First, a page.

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Taboo d’hôte

RANGE: From the wine racks to the coatcheck room, from the sanitary
hand-drying machine in the restroom to the basin of melting mints by the
cash register; from the “have it our way” roughage window to the garbage-gobbling
clown can in the parking lot, the Maître D’eamon calls America’s
many elegant eateries his home away from home.
HABITS: The Maître D’eamon sees to it that when you arrive at a
restaurant, the parking lot is full, but a smiling young man is there to take
your car. When you escape the restaurant some hours later, the smiling young
man is not there. Neither is your car. That is the work of the Maître D’eamon,
whose highest calling is to give his victims an evening they will never forget.
When you enter a restaurant to celebrate your anniversary (after
planning the occasion for weeks), it is the Maître D’eamon who concocts a
mix-up in the reservations. It is he who arranges for you to wait at the bar for
an hour with three intoxicated salesmen until the captain says, “Oh, have you
been waiting long? We should have a table for you any minute.”
Forty minutes later, you are seated. The mysterious stains left on the
tablecloth by the Maître D’eamon give you something to talk about until your
waiter gets back from the dentist. The Maître has kindly seen to it that you
are seated right by the kitchen door, so you have a chance to see how real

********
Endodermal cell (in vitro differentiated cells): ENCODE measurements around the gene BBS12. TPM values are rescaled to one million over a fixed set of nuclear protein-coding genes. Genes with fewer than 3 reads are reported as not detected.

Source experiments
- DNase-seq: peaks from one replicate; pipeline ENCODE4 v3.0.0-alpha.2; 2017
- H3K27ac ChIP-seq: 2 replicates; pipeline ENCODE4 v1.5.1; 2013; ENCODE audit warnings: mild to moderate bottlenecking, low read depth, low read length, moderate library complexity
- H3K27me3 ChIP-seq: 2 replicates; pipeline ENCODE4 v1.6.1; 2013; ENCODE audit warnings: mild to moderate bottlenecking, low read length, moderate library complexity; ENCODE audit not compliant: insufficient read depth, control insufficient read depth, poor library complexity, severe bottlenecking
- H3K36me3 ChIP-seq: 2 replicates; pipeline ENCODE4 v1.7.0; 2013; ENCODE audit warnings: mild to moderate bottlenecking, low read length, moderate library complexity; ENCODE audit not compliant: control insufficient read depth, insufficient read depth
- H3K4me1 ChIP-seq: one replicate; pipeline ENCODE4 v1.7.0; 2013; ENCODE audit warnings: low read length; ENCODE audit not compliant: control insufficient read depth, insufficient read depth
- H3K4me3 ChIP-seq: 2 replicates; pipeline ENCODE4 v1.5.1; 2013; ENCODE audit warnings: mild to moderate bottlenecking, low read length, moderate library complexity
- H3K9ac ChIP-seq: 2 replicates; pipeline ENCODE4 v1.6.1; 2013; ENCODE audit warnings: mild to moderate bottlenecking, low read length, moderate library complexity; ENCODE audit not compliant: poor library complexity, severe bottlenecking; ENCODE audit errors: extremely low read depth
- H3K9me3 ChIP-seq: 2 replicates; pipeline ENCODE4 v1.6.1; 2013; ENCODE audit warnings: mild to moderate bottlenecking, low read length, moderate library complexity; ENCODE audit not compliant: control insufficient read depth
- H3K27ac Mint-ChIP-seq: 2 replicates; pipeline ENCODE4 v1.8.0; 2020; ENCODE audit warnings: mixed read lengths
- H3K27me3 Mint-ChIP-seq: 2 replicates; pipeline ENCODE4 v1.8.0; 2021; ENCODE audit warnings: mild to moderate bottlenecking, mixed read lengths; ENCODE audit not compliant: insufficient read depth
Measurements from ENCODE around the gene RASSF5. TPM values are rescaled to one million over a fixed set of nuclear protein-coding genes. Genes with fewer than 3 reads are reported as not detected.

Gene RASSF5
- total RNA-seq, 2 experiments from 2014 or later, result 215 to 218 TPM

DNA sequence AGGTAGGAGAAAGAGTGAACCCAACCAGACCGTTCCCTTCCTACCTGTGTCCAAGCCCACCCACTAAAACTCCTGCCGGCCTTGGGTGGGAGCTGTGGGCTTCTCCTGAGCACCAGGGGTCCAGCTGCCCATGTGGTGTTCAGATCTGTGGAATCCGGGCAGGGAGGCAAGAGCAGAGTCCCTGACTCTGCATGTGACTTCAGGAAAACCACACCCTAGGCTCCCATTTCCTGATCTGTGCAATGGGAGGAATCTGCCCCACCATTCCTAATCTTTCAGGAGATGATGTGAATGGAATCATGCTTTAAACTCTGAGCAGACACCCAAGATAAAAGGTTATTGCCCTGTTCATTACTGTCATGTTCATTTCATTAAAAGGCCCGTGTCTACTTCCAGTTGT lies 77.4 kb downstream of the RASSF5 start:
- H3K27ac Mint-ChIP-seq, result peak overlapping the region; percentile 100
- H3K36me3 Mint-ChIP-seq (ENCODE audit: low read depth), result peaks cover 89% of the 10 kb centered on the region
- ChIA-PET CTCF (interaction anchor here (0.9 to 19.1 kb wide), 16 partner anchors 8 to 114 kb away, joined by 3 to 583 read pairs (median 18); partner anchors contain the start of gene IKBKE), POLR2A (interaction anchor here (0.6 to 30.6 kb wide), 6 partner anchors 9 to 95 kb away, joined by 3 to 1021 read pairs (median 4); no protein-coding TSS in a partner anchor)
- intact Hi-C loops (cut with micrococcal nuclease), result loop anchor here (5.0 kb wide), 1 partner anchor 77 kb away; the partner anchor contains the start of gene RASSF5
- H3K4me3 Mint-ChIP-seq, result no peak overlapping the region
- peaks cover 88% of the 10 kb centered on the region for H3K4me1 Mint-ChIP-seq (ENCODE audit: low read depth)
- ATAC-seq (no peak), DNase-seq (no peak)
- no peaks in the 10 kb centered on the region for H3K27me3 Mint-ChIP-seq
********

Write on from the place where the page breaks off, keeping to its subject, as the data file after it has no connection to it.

dishwashers smoke marijuana. (Look at the cook. Did you know they worked
with their shirts off?)
At last your dinner arrives. You do not recognize it, thanks to the Maître
D’eamon. It was under his influence that you ordered what looks like a
briquet from the bowels of Mordor’s Mount Doom, and a frozen something
from icy Lapland.
Dessert? Coffee? A liqueur? Just the bill? Very well.
The Maître D’eamon has seen to it that the restaurant does not take credit
cards. A check? The restaurant does not take checks. Cash? It does not take
cash. Krugerrands. The restaurant takes Krugerrands.
As you are leaving, the D’eamon inspires your waiter to tell you how
much the staff enjoyed watching you eat with all the wrong cutlery. You exit
the restaurant to the gales of the busboys’ laughter and the sight of the
captain’s palm, patiently waiting for his tip.
No inconvenience is too great for the Maître D’eamon, so long as it is
more inconvenient for you.
HISTORY: The Maître is un-American. He is unspeakable, uncivilized,
inhuman: the Maître D’eamon is French. Arriving in America with Lafayette,
he first conveyed his lack of manners to Jefferson’s butlers in Monticello.
From there, he moved north to the capital, where he currently inflicts a fourstar
array of annoyances on devotees of Michelin and McDonalds alike.
SPOTTER’S TIPS: You will find this creature wherever you find hammered
copper coats-of-arms on the walls, tufted naugahyde dining nooks, unlimited
salad bars, the piano stylings of Hugh LaGoon, sink-sized brandy snifters, a
wine list as big as a family Bible, and a waiter whose hair has been painted
on … by the Maître D’eamon himself.

Location of Fair Folk: Retained By JoEllen Trilling


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